Different treatment due to liability to deportation not nationality
R (Mormoroc) v Secretary of State for Justice  EWCA Civ 989
- Related Member(s):
- Hugh Southey QC
- Related Practice Area(s):
- Discrimination and Equality, Human Rights, Prison Law, Public Law
- Court of Appeal (Civil Division)
The appellant challenged the policy of the Secretary of State in the PSI 52/2011 arguing that it constituted unlawful discrimination on the grounds of nationality in breach of the ECHR, art 14. It related to the difference in treatment between foreign prisoners liable to deportation, and UK national prisoners and foreign prisoners not liable to deportation when considering early release on Home Detention Curfew (HDC). The appeal was dismissed because the difference in treatment was based on the liability to be deported rather than nationality. The Court rejected the contention that the policy was indirectly discriminatory as it was justified and necessary to have a policy to deal with the position of the foreign national prisoner who was liable to deportation but where no decision had been made. It was concluded that alternative “less restrictive measures”, such as a full risk assessment, could not be deemed as less restrictive than the current policy as it would result in the appellant being excluded or ineligible for the HDC scheme regardless.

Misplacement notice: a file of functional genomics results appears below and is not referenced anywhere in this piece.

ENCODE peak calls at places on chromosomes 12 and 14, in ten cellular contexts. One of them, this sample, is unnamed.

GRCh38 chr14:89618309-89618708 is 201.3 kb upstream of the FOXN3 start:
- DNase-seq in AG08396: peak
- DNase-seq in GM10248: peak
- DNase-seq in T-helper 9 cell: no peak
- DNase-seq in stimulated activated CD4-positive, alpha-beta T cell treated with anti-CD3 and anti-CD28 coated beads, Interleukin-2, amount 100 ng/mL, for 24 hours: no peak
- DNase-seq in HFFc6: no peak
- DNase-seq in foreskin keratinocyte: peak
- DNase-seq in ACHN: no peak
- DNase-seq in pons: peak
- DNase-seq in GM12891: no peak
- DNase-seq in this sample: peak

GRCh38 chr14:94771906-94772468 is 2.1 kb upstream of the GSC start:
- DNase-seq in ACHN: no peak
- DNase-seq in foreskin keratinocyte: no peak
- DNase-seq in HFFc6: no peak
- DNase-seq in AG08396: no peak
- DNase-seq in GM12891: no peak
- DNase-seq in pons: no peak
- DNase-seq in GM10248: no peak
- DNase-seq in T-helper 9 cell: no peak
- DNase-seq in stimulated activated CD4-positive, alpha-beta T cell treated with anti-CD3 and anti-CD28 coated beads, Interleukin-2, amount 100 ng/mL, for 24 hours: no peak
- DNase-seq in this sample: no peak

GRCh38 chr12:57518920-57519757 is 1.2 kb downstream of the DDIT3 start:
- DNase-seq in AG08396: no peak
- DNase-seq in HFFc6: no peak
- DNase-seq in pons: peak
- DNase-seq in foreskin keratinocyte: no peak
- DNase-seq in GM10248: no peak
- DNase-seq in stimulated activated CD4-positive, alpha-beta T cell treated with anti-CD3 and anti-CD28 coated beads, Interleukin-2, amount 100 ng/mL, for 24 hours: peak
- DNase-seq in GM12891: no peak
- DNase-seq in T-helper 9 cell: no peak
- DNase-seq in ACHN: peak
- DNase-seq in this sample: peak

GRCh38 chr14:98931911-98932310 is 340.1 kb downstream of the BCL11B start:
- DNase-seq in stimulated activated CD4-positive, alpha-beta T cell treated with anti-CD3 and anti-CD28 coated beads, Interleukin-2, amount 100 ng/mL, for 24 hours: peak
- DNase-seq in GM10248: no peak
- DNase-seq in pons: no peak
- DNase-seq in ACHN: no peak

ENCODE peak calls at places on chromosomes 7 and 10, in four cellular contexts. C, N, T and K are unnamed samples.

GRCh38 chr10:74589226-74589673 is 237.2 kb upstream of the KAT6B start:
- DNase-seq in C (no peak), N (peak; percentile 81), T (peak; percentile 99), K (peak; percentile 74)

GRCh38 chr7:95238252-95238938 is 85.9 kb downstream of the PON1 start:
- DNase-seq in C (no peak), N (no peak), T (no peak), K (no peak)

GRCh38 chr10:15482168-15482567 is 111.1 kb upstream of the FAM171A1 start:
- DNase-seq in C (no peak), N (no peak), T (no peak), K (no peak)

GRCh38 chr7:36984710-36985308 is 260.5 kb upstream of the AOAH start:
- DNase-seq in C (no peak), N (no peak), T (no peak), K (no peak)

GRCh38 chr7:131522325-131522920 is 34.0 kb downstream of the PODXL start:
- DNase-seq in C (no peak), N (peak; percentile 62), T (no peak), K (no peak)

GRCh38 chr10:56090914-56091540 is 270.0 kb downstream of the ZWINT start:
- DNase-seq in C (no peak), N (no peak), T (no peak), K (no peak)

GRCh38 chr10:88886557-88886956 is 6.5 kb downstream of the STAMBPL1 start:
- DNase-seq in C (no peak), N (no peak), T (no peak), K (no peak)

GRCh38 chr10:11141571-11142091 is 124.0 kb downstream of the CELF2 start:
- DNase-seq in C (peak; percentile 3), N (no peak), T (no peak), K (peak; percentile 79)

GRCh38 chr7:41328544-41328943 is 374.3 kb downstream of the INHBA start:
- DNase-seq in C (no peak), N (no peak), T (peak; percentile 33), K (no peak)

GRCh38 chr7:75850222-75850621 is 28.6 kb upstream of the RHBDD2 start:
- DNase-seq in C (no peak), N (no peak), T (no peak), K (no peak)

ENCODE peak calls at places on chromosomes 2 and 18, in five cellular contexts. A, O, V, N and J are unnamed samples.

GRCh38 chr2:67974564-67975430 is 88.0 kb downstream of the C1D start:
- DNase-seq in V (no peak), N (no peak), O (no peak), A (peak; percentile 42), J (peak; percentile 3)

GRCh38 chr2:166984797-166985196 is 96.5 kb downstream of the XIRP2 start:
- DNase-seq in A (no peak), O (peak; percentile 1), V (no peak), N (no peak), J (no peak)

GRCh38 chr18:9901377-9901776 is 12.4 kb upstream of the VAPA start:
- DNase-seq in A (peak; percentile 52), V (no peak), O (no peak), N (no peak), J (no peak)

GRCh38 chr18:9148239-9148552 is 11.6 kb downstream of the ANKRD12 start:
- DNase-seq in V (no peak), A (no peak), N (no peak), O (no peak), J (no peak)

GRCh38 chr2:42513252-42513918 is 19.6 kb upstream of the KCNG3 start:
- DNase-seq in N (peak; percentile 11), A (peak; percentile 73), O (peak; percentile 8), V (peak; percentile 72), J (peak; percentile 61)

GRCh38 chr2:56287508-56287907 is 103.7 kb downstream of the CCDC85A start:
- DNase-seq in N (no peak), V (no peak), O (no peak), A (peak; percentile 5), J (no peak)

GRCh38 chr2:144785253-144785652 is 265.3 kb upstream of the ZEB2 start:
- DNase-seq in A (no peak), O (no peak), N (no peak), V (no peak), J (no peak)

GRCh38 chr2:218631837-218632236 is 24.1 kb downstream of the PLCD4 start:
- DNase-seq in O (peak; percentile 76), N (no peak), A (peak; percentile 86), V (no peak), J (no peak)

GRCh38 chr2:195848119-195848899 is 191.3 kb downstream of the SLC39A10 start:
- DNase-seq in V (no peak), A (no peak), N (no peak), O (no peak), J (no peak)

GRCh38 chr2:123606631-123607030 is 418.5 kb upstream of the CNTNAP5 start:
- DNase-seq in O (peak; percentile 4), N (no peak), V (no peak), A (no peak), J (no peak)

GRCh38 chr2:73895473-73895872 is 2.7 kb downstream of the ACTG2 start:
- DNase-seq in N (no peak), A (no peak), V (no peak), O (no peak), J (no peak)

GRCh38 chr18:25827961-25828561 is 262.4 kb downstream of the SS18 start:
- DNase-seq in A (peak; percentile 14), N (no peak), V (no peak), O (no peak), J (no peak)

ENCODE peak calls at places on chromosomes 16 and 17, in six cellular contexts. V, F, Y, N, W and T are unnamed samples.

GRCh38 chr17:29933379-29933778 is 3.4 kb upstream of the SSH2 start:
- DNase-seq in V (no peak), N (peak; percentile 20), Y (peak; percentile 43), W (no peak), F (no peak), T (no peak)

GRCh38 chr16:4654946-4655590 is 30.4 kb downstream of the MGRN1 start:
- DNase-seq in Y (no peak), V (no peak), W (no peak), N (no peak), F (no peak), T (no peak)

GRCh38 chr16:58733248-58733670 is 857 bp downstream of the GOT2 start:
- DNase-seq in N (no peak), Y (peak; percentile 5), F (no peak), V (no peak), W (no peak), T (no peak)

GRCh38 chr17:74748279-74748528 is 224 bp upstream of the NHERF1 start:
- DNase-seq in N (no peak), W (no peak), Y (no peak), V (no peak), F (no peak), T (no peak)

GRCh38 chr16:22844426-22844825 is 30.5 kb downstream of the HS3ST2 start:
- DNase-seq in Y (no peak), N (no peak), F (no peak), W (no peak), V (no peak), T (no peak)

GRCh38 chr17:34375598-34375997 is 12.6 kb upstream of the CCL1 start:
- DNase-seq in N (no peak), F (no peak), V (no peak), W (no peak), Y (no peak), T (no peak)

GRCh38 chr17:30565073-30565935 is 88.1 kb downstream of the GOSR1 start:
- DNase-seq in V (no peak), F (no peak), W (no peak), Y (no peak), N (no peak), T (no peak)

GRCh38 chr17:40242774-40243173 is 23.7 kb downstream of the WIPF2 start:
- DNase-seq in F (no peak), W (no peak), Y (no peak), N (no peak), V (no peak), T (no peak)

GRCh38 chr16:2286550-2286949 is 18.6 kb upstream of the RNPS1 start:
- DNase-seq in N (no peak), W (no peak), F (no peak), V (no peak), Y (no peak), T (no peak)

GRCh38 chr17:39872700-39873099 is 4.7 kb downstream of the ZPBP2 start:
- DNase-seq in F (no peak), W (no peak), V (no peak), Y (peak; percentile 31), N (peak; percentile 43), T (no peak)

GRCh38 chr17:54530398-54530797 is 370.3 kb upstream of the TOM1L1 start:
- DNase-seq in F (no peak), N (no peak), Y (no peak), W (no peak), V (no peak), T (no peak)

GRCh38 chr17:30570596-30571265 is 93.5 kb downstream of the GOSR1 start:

Hugh Southey QC was involved in this case.